(c)  The Department and its agents and employes may conduct additional inspections, including follow-up inspections, of public water systems and activities related to public health, safety, welfare or the environment, to determine compliance with the act, the environmental acts, this title, the terms or conditions of a permit or the requirements of an order.

 (d)  The Department and its agents and employes may also conduct inspections of public water systems and related activities whenever a person presents information to the Department which gives the Department reason to believe that a condition exists which may threaten the public health, safety or welfare or the environment, or a person:

   (1)  Is in violation of a requirement of the act, this chapter, an order or a permit issued thereunder.

   (2)  May have violated an environmental act, or a condition of a permit issued under a regulation promulgated under an environmental act.

 (e)  This section is subject to the availability of personnel and financial resources. This section does not create a duty by the Department to conduct, or a right in a person to expect, a minimum number of inspections per year, inspections for a particular reason or during a certain period or set a maximum number of inspections.

Source

   The provisions of this §  109.6 adopted May 15, 1992, effective May 16, 1992, 22 Pa.B. 2621.

§ § 109.11—109.16. [Reserved].


Source

   The provisions of these § §  109.11—109.16 adopted September 2, 1971, effective September 3, 1971, 1 Pa.B. 1804; reserved December 7, 1984, effective December 8, 1984, 14 Pa.B. 4479. Immediately preceding text appears at serial pages (48004) and (49601).

§ 109.21. [Reserved].


Source

   The provisions of this §  109.21 adopted September 2, 1971, effective September 3, 1971, 1 Pa.B. 1804; reserved December 7, 1984, effective December 8, 1984, 14 Pa.B. 4479. Immediately preceding text appears at serial page (49601).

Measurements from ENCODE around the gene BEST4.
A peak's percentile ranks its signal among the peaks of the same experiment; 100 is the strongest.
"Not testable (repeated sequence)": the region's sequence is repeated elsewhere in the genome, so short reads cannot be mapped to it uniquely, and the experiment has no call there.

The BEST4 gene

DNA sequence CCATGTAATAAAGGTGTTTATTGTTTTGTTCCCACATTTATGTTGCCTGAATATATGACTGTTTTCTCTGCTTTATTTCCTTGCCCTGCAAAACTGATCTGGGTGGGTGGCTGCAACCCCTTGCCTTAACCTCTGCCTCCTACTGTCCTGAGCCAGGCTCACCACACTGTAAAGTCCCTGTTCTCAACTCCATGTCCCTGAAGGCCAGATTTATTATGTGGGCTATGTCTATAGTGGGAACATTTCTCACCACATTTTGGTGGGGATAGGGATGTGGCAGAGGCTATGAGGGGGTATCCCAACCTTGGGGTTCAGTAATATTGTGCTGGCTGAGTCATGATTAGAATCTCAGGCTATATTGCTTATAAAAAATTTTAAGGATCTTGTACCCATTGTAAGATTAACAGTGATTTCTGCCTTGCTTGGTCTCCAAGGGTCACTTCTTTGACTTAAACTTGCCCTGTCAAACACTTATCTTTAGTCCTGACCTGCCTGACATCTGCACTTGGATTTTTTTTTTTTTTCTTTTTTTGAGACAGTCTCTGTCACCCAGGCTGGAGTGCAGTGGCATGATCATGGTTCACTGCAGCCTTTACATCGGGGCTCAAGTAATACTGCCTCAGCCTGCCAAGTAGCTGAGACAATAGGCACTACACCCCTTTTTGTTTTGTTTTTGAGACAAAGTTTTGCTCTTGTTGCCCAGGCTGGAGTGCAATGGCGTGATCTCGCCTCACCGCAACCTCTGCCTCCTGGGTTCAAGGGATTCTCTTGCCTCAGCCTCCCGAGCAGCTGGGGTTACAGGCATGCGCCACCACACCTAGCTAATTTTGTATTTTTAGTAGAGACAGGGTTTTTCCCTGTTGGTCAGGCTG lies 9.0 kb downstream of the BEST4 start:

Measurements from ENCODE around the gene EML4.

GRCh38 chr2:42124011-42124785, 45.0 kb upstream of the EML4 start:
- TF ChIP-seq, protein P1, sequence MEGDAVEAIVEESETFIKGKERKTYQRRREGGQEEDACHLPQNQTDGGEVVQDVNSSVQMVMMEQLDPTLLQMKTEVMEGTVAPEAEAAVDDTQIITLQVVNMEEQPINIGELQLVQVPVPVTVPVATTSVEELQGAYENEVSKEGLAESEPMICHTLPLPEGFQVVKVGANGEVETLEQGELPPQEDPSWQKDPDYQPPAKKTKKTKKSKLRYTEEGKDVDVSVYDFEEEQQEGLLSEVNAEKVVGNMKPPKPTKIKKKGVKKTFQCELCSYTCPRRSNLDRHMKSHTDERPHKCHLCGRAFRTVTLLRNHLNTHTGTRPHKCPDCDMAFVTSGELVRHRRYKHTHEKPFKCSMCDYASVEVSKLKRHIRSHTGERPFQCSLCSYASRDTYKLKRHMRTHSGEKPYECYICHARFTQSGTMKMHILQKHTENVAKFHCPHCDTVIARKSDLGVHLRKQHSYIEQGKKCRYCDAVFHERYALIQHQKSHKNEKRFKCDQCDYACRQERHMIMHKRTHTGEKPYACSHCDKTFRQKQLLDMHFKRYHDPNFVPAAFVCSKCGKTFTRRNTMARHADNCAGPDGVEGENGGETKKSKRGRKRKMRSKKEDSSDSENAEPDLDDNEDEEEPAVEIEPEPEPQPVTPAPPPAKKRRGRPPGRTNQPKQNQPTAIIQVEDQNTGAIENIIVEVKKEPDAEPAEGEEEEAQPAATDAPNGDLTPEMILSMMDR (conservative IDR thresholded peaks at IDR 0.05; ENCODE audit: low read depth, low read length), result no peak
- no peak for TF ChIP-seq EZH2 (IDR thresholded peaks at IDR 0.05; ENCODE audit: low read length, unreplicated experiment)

§ 109.22. [Reserved].


Source

   The provisions of this §  109.22 adopted September 2, 1971, effective September 3, 1971, 1 Pa.B. 1804; reserved December 7, 1984, effective December 8, 1984, 14 Pa.B. 4479. Immediately preceding text appears at serial page (49601).

§ § 109.31—109.36. [Reserved].


Source

   The provisions of these § §  109.31—109.36 adopted September 2, 1971, effective September 3, 1971, 1 Pa.B. 1804; reserved December 7, 1984, effective December 8, 1984, 14 Pa.B. 4479. Immediately preceding text appears at serial pages (49602) and (28007).

§ § 109.41—109.44. [Reserved].


Source

   The provisions of these § §  109.41—109.44 adopted September 2, 1971, effective September 3, 1971, 1 Pa.B. 1804; reserved December 7, 1984, effective December 8, 1984, 14 Pa.B. 4479. Immediately preceding text appears at serial pages (48007) to (48008).

§ 109.51. [Reserved].


Source

   The provisions of this §  109.51 adopted September 2, 1971, effective September 3, 1971, 1 Pa.B. 1804; corrected May 17, 1974, effective September 3, 1971, 4 Pa.B. 977; corrected July 6, 1979, effective November 2, 1974, 9 Pa.B. 2250; reserved December 7, 1984, effective December 8, 1984, 14 Pa.B. 4479. Immediately preceding text appears at serial pages (48008) to (48009).

§ § 109.52—109.56. [Reserved].


Source

   The provisions of these § §  109.52—109.56 adopted September 2, 1971, effective September 3, 1971, 1 Pa.B. 1804; reserved December 7, 1984, effective December 8, 1984, 14 Pa.B. 4479. Immediately preceding text appears at serial pages (48009), (42497) and (4609).

§ 109.61. [Reserved].


Source

   The provisions of this §  109.61 adopted September 2, 1971, effective September 3, 1971, 1 Pa.B. 1804; reserved December 7, 1984, effective December 8, 1984, 14 Pa.B. 4479. Immediately preceding text appears at serial page (4609).

§ 109.62. [Reserved].


Source

   The provisions of this §  109.62 adopted September 2, 1971, effective September 3, 1971, 1 Pa.B. 1804; reserved December 7, 1984, effective December 8, 1984, 14 Pa.B. 4479. Immediately preceding text appears at serial page (4609).

§ § 109.71—109.76. [Reserved].


Source

   The provisions of these § §  109.71—109.76 adopted September 2, 1971, effective September 3, 1971, 1 Pa.B. 1804; reserved December 7, 1984, effective December 8, 1984, 14 Pa.B. 4479. Immediately preceding text appears at serial pages (4610) and (84495).